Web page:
Lockjaw and the Pet Avengers #1, which was really good ("There will be no eating of teammates."), and G.I. Joe: Cobra #1-3. People who know me know that I don't just pick up and read a G.I. Joe comic. I've never been into them, and I was never even into the toys, really. But the guys on iFanboy really recommended this book, saying it doesn't feel like a Joe book at all. And it really doesn't. It's a lot more like a Queen and Country story. One of the guys (in the Hawaiian shirt) goes undercover, and it's an extremely good spy story so far. Cobra nor G.I. Joe (I believe) have never been mentioned in this book, but some of the characters have. VERY highly recommended!

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LEGION OF SUPER-HEROES (2010): Earth-Man is like the 31st century Guy Gardner. He rejects the power ring, but is becoming a good Legionnaire. He and Shadow Lass end up in bed together. After Earth-Man rejects the power ring, Diogene of OA offers it to Professor Harmonia Li, but she turns it down as well. Issue #6 folds the Legion Acadamy into the backstory. Also, Lightning Lad and Saturn Girl take a leave of absence and Cosmic Boy steps down as leader, setting up another reader election.

AVENGERS #681, “No Surrender” Pt. 7: This issue features the origin of Voyager. There is still no explanation of why the characters remember her although the readers do not, although I suspect it ties I with her scientist father’s theory of “quantum entanglement” (which is quite interesting, BTW). I’m still not a fan of the “murky” art. If Image artists of the ‘90s learned how to draw from reading comics, I suspect the Avengers artists leared from reading ‘90s Image comics.

CHARLTON ARROW #3: The antithesis of Avengers, “No Surrender” in terms of clear storytelling.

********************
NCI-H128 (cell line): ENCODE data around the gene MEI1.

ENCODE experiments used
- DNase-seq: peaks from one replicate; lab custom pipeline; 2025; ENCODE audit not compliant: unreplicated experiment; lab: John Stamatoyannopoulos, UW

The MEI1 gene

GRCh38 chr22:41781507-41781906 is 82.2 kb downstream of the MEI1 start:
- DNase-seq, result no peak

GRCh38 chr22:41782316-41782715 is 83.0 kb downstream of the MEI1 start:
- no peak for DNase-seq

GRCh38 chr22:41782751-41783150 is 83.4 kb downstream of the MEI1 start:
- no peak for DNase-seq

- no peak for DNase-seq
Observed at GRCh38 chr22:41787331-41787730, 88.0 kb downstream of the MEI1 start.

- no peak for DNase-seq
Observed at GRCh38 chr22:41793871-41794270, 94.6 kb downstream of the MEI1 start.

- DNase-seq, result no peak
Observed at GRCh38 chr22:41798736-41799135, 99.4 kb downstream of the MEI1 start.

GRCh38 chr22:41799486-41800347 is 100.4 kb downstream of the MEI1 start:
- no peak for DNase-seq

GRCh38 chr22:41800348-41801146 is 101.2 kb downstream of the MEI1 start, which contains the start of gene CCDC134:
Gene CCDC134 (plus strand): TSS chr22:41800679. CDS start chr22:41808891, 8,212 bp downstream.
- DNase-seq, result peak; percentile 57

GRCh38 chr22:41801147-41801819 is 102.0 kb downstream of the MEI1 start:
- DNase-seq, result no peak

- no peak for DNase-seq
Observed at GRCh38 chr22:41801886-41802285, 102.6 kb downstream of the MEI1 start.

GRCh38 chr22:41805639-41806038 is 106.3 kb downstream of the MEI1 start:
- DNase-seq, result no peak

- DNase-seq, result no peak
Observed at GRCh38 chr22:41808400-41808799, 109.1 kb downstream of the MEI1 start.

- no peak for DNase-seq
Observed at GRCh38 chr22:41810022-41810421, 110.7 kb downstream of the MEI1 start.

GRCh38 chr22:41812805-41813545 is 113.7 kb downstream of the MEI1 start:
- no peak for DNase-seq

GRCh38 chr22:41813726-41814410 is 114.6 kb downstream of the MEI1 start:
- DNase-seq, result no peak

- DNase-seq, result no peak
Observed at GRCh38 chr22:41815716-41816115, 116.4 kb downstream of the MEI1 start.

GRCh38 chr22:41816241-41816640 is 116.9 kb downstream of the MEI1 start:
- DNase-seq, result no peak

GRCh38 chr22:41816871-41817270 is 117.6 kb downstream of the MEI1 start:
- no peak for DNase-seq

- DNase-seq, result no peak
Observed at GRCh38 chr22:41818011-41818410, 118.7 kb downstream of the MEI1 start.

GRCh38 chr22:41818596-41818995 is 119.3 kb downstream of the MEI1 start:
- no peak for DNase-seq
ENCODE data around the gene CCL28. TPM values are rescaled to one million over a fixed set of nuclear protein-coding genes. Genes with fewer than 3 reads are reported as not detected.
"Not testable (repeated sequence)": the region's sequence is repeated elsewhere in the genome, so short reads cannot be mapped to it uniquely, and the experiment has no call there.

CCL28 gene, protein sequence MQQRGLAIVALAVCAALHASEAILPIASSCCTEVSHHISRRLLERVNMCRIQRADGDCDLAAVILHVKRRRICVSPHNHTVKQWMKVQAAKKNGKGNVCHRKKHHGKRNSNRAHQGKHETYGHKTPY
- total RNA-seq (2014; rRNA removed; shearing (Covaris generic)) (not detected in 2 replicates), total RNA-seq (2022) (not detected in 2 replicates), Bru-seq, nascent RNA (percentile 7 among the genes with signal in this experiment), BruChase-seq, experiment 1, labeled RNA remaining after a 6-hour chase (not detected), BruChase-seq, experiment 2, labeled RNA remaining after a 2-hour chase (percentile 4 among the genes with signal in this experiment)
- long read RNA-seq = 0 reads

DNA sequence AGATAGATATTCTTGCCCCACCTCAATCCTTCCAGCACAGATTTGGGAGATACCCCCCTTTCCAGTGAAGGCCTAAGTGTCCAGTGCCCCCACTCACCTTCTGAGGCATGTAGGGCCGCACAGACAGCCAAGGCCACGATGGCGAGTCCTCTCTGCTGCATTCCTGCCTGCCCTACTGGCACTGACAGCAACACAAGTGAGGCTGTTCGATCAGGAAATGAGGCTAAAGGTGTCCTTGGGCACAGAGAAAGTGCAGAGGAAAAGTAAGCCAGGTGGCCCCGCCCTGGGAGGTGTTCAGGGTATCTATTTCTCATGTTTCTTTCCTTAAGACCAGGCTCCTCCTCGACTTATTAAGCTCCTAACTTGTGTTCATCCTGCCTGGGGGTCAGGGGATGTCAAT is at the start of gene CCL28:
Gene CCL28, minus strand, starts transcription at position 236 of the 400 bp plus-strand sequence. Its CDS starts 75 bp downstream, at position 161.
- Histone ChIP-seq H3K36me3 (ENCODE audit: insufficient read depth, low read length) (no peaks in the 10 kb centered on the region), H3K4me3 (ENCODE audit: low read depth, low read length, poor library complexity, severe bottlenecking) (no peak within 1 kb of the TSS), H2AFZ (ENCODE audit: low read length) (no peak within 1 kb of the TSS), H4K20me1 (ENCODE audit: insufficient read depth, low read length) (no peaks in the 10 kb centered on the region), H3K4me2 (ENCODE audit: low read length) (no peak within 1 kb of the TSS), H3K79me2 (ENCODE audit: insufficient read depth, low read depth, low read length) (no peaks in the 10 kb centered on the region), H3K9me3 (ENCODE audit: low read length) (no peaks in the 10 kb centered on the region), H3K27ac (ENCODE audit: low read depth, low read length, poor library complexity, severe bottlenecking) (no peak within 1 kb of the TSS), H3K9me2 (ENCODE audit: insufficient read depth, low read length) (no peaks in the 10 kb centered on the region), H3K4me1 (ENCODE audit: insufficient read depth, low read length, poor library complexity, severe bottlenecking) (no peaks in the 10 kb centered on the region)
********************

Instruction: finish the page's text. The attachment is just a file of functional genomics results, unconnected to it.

LSH: ADVENTURE COMICS #521: Immediately follows the end of Legion of Super-Heroes #7 and reveals the new Green Lantern of Space Sector 2814: Mon-El!

(I was so eager to continue this story of the Green Lantern of the 31st century that I read Adventure #521 in favor of some of the other new comics I bought yeaterday.)

FUTURE QUEST PRESENTS #7: I read one other new comic last night I forgot about this morning. This is the concluding chapter of the “Birdman” three-parter by Phil Hester and Steve Rude. Nexus is among my favorite series of all time, but I don’t think we’ll be seeing any more of that any time soon, if ever, but Hester and Rude’s version of Birdman is a welcome substitute. Issue #7 features some of Rude’s most innovative layouts ever. I know he’s not fast enough to do a regular monthly (or even bi-monthly) series, but if he were to do a series of rotating features such as this one, and the publishers would hold off the solicitation until the work’s in the can, that would be ideal.

BLACK PANTHER #1-6 (2005): I didn’t much care for this revision of the Panther’s origins by Reginald Hudlin and John Romita when it first came out. It’s almost like a “Post-Crisis” without a “crisis” to follow. It’s a pretty drastic re-write of continuity, and I’m not even certain when it’s supposed to take place. (Before or after the FF first encounter him?) Klaw’s band of mercenaries include the villainous Black Knight and the Rhino. (Wasn’t the Black Knight dead by the time the Rhino came on the scene?) The Radioactive Man is also a character, now Russian rather than Chinese. (Also, wasn’t the Rhino originally Russian? He’s American here.)

Fifth century Wakandans speak colloquial American English, there is a French slur in two consecutive isues, and a character named “Dondi Reese” who is obviously a stand-in for Concoleezza Rice. Putting aside the continuity issues, the story itself is not bad. I’d recommend it if that kind of thing doesn’t bother you.

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